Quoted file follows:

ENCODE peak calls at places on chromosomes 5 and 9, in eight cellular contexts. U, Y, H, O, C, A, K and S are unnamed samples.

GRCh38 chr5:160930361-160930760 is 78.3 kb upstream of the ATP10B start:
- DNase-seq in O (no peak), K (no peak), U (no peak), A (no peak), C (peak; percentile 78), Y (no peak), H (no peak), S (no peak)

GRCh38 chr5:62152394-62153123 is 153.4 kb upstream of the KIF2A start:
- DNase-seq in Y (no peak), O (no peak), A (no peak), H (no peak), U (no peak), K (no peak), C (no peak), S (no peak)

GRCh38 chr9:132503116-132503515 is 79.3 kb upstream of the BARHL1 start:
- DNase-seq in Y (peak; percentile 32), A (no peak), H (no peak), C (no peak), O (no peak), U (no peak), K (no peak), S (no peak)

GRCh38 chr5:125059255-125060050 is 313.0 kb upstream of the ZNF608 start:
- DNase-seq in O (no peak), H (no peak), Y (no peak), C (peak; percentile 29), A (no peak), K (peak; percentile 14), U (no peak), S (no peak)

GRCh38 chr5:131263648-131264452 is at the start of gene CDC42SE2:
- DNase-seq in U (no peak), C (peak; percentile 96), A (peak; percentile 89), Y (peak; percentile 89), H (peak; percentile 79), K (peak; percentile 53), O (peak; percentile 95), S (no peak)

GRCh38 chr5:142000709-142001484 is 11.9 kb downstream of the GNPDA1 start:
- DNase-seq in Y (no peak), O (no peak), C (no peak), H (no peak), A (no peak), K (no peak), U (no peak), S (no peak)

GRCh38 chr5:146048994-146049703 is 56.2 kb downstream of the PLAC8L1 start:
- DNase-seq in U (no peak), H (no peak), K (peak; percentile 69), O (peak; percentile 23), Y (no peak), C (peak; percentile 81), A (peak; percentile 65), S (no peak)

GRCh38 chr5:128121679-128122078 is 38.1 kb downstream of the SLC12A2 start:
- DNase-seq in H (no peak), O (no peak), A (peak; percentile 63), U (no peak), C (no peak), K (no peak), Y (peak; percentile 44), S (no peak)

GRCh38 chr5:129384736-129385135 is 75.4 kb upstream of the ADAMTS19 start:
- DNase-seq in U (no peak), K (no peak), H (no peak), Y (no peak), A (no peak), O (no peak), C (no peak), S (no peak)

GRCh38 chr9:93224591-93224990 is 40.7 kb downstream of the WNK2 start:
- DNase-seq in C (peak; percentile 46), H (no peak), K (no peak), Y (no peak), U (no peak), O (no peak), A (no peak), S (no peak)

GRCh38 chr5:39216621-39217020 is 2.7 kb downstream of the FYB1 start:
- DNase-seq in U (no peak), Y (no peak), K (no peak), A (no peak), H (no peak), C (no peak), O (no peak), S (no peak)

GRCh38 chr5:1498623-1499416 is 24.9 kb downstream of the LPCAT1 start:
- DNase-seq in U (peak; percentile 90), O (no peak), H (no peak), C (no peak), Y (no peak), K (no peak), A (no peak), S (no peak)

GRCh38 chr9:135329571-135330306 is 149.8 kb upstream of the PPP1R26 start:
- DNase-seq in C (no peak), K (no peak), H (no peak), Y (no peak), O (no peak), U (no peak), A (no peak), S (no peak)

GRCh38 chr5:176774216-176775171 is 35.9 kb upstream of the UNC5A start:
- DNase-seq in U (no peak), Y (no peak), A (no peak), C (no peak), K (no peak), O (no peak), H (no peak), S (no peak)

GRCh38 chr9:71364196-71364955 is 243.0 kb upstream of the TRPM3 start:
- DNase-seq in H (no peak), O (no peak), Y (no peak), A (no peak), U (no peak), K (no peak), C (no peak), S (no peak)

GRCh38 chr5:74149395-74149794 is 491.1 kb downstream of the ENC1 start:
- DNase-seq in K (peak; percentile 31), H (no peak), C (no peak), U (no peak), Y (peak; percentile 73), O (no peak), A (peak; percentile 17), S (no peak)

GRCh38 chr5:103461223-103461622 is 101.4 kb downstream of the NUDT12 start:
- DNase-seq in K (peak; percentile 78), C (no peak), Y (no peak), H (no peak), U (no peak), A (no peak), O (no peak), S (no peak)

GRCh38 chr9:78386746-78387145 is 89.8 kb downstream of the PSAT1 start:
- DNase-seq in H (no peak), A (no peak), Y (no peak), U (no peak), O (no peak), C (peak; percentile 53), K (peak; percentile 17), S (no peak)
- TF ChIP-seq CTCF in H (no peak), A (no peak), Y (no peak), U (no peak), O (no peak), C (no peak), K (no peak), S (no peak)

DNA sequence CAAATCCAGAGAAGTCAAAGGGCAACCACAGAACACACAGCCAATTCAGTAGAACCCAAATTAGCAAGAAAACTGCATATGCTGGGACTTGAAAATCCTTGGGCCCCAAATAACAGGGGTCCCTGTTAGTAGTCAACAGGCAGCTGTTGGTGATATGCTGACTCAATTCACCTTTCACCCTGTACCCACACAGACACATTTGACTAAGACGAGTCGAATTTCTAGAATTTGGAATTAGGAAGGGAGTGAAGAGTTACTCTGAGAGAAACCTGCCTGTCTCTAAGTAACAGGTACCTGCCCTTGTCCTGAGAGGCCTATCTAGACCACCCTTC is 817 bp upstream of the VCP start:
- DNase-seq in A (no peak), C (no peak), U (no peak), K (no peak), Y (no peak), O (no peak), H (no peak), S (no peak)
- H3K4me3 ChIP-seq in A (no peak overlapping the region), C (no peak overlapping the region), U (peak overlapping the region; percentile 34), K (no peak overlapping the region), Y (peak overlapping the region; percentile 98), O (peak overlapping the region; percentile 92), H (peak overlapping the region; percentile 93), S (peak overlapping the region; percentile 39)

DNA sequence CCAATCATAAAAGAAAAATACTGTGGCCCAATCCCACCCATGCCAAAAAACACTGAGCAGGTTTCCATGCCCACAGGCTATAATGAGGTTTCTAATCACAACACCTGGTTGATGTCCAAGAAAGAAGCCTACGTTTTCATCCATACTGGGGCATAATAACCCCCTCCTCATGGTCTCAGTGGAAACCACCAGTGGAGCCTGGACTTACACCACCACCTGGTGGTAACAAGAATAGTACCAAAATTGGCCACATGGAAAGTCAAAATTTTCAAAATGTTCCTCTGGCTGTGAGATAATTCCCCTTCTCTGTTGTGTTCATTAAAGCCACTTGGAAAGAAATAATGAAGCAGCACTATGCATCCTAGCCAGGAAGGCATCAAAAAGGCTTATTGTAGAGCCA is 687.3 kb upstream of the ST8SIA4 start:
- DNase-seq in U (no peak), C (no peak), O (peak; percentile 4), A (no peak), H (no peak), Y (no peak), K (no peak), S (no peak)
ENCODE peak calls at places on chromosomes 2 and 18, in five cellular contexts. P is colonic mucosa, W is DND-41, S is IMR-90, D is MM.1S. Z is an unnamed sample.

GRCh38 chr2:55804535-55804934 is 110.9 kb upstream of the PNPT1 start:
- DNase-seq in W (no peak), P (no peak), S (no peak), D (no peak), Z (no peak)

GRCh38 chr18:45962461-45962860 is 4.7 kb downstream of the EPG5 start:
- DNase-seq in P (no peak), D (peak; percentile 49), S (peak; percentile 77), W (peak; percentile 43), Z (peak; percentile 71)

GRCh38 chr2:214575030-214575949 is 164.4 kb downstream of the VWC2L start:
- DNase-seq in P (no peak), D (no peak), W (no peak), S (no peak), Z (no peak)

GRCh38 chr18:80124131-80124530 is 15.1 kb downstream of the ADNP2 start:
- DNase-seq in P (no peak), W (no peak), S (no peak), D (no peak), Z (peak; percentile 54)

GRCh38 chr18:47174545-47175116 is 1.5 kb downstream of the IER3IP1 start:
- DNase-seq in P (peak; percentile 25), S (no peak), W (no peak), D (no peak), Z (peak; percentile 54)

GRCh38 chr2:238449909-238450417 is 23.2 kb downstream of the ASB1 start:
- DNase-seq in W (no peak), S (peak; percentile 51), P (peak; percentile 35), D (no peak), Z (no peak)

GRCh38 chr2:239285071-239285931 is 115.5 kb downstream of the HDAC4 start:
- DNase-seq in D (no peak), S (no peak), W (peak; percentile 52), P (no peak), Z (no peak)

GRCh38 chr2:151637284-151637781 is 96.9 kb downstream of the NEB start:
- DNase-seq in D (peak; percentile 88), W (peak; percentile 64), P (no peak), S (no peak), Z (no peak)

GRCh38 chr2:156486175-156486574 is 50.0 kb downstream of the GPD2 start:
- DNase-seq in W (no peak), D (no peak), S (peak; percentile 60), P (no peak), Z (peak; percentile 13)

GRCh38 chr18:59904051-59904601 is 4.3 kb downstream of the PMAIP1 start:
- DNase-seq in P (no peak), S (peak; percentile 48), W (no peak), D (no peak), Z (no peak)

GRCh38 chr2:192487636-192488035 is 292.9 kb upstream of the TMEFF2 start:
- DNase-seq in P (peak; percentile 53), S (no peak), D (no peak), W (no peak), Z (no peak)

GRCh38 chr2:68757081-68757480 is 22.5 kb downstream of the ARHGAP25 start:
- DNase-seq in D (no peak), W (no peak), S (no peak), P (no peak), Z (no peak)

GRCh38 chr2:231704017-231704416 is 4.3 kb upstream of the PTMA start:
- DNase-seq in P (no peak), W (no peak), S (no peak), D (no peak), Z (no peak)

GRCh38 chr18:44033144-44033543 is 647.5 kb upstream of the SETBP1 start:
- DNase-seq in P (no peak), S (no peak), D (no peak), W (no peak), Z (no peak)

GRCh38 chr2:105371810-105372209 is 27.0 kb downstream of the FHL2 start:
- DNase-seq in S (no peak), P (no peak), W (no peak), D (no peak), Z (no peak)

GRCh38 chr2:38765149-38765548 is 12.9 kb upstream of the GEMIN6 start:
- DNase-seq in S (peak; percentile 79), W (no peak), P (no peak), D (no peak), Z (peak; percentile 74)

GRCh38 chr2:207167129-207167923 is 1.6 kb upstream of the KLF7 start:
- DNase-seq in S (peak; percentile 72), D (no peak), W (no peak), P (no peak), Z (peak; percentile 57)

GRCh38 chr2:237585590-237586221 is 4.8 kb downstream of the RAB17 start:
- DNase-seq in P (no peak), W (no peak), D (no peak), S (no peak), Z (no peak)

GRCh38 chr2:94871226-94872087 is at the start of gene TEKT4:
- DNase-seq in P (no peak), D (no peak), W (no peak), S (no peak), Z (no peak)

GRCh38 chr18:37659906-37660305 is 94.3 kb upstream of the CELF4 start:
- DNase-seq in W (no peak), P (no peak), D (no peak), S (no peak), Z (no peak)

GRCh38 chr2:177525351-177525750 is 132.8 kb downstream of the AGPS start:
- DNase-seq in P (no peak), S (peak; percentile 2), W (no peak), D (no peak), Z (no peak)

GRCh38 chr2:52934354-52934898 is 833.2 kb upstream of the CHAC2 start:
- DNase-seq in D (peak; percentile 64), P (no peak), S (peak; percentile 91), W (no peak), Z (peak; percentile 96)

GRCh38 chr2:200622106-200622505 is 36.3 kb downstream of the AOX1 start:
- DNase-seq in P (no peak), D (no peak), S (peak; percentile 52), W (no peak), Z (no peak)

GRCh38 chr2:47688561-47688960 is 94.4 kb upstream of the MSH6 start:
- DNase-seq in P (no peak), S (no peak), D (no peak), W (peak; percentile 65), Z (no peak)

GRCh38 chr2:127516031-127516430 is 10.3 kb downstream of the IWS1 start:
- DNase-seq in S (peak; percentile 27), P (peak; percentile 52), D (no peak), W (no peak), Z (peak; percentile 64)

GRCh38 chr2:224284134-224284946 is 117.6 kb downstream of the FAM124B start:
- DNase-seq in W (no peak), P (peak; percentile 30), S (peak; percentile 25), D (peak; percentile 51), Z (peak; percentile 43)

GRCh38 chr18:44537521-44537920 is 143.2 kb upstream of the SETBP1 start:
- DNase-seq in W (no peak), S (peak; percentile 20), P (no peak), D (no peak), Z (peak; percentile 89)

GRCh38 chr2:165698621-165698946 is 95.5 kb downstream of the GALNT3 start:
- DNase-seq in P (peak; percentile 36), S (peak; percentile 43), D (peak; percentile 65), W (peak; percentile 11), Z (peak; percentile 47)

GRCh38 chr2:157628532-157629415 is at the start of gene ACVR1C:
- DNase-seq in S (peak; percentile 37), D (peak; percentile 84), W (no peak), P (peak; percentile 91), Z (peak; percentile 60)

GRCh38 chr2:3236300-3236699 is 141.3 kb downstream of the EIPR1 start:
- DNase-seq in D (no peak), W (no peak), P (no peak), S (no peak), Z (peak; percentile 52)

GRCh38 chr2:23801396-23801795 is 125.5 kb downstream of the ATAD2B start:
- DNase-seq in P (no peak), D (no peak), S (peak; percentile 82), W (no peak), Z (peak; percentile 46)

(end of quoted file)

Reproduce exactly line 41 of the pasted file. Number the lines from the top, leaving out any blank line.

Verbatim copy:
- H3K4me3 ChIP-seq in A (no peak overlapping the region), C (no peak overlapping the region), U (peak overlapping the region; percentile 34), K (no peak overlapping the region), Y (peak overlapping the region; percentile 98), O (peak overlapping the region; percentile 92), H (peak overlapping the region; percentile 93), S (peak overlapping the region; percentile 39)